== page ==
By Rosemary Horvath
Clare County is moving forward with having condition of buildings evaluated.
The energy services company NORESCO has been courting the county to assess conditions, determine energy-saving remedies and recruit contractors the county would hire.
At this point though there is no money promised and no contract signed, said board Chairman Rick LaBoda. “We are in the initial steps.”
NORESCO will investigate the County Building, animal shelter, sheriff’s department and jail and Senior Services latest acquisition the Knights of Columbus Hall.
Commissioner Jack Kleinhardt expressed skepticism Wednesday at the county board meeting over not having a professional maintenance person on staff although the county’s contracted custodial service handles many of the issues that rise.
It is expected that if Clare does contract with NORESCO it will have to maintain certain requirements staying on top of building maintenance.
NORESCO proposes a fee of $1.2 million for example, but guarantees a client will earn back enough money for bond payments from utility savings. Clare County could save as much as $120,000 annually is the estimate.
Kleinhardt used the problems with the boiler system as an example. New boilers were installed several years ago that require attention by a repairman when something goes awry.
Kleinhardt attempted to move to hire a part-time maintenance worker to which Commissioner Lynn Grimm pointed out there is one already.
Earlier this year commissioners approved hiring a full-time maintenance person at the sheriff’s department with the stipulation the person would be on call for other county buildings. That evidently has not materialized.
The problem, pointed out Commissioner Jim Gelios, is “it is up to us to say what needs to be done.”
LaBoda added that they are more reactive than proactive. “Someone needs to be responsible to check out things.”
He further said NORESCO “will look at buildings and tell us what is hanging by the thread. If we hire them to complete the project, it will save money every year.”
With regard to the Knights of Columbus building at 212 South Broad Street, the county board ratified a bond resolution to issue capital improvement bonds for the purpose of raising up to $135,000 to acquire the land and building and make improvements.
The 4,000 square foot facility will be designated as the Harrison meal site that replaces the Hayes Township Community Center on Grant Road which the township plans to sell.
Senior Services director Lori Ware said Harrison has the largest number of home-delivered meals, currently at 30,000, of any meal site in the county.
Although commissioners were disgruntled Drain Commissioner Carl Parks didn’t bother to attend the meeting, they nonetheless voted to authorize the county treasurer to draw up a contract loaning the drain commission $80,000 that will be repaid to the county with interest.
The money is to repair flood damage done to the Little Tobacco Drain in April.
Among other matters, the county board:
APPROVED having the county pay for a data plan and cell phone for county business only to Information Technology specialist Jim Neff. This arrangement is identical to a plan provided the I.T. person working at the sheriff’s department. Commissioners agreed Neff is on-call for emergencies. County Clerk Pam Mayfield suggested the technical committee discuss a policy for supplying certain employees with cell phones. Court personnel receive a $15 stipend. LaBoda pointed out that in light of changes in the Freedom of Information Act that private cell phones can become part of an investigation.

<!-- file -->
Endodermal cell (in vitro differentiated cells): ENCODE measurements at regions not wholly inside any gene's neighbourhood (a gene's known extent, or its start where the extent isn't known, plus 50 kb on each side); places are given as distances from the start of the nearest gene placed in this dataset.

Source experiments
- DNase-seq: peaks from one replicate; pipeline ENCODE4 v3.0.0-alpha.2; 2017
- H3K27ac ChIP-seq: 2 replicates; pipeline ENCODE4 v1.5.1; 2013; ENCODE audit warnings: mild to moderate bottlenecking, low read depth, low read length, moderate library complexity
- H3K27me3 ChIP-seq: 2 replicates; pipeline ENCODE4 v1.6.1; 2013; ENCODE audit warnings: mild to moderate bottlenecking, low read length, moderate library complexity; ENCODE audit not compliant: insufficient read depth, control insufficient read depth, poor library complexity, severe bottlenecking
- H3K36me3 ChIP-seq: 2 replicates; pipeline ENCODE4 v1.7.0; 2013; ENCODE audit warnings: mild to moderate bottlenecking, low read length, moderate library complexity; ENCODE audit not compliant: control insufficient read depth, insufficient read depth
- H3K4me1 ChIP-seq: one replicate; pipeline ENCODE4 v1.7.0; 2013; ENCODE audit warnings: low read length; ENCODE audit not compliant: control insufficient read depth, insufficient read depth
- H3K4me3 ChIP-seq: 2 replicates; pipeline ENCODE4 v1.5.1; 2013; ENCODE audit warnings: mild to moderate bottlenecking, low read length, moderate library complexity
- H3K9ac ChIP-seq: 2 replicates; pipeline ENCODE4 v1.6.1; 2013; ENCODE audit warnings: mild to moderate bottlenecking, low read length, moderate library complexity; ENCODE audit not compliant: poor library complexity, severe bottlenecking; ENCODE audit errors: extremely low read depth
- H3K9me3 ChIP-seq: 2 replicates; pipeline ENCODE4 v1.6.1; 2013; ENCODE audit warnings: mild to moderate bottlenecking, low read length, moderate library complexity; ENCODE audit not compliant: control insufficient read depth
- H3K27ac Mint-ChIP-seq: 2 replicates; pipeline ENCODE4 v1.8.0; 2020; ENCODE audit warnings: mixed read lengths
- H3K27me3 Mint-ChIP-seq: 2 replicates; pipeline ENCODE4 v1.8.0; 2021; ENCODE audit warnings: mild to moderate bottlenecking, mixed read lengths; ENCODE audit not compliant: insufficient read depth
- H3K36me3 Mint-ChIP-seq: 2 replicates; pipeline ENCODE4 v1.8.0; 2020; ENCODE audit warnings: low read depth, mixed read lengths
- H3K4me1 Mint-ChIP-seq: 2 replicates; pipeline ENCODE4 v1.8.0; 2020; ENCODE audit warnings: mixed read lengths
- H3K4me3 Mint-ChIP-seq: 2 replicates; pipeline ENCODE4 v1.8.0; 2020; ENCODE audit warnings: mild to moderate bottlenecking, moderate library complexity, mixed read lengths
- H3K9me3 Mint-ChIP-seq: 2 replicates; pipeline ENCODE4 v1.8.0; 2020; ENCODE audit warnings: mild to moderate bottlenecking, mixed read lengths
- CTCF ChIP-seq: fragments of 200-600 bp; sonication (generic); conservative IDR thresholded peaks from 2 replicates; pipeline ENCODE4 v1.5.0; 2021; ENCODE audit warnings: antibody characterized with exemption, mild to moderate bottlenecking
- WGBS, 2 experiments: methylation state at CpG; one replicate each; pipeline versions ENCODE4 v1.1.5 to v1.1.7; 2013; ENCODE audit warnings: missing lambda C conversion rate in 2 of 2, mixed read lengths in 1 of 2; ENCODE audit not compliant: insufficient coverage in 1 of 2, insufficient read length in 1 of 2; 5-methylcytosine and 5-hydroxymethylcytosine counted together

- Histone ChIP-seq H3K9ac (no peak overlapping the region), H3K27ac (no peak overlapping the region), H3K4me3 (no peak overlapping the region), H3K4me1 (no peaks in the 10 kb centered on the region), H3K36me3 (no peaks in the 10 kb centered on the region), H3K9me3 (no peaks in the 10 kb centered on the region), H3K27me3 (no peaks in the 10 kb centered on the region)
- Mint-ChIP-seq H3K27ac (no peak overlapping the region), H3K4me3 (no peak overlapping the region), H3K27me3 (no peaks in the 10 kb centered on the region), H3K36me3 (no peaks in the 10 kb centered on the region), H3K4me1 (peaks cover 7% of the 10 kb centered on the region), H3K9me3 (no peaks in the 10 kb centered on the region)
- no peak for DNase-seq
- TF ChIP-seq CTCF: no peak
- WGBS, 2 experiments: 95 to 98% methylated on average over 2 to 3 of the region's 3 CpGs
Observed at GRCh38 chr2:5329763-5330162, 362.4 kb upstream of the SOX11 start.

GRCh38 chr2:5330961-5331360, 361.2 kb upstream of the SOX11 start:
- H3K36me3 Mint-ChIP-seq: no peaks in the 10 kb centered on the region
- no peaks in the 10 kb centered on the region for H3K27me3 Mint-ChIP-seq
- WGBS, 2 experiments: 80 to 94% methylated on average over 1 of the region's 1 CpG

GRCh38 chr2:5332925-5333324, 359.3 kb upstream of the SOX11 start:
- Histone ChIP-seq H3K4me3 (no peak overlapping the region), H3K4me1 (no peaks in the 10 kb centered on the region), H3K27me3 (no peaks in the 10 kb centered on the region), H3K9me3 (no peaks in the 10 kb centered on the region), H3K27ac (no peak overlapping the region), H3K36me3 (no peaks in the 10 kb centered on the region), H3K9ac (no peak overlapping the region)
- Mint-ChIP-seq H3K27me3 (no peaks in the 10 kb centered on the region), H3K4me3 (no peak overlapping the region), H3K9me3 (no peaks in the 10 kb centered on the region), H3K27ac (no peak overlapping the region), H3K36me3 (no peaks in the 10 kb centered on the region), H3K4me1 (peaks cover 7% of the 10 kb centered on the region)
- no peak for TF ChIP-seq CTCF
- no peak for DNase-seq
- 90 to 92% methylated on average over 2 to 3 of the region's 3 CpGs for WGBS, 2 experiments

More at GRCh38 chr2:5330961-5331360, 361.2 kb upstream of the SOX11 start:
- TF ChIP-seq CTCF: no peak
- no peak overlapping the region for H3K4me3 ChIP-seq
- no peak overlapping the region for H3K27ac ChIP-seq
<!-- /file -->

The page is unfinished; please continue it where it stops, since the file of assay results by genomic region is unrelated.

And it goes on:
LEARNED from Commissioner Grim that public health funding falls short of the regional health department. She also reported Lincoln Township has observed gypsy moths and that Area Agency on Aging funding has fallen because state allocations are dependant on a population count of a census. The number of older adults in Clare County is rising but not counted by the census.
LEARNED from Commissioner Karen Lipovsky she attended a northern Michigan Association of Counties conference where a discussion was over farmers unable to hire enough workers to pick field crops. The pay is $11 an hour and housing is provided. Farmers are recruiting college students because the number of migrant workers has fallen. Commissioner Kleinhardt noted the failure to settle immigration policies “affects more on the local level than you expect.”
RECEIVED a report from Treasurer Jenny Beemer Fritzinger that the City of Clare Downtown Development Authority will acquire a professional building at 415 N. McEwan, formerly known as the 415 Building, for economic development purposes. The property was foreclosed on and the city has first right of refusal. Fritzinger also noted that 119 properties are in foreclosure.
RECEIVED information from Commissioner Dale Majewski agreement was reached with TransCanada and antennas will be transferred to the TransCanada tower. Majewski thanked County Administrator Tracy Byard for a lot of work. The move is estimated to save the county $7000 annually in rental fees and it will provide better coverage, Majewski said.
HAS met with Gladwin County Committee of the Whole to share information on issues such as health insurance, gypsy mother, mapping and the jail. Another meeting is set for 1 p.m. July 31 at the Gladwin County Building. Gladwin commissioners invited the board to discuss issues after a proposal to share a county administrator was turned down.
MET IN CLOSED SESSION to discuss pending litigation that has not been filed yet or may never get filed.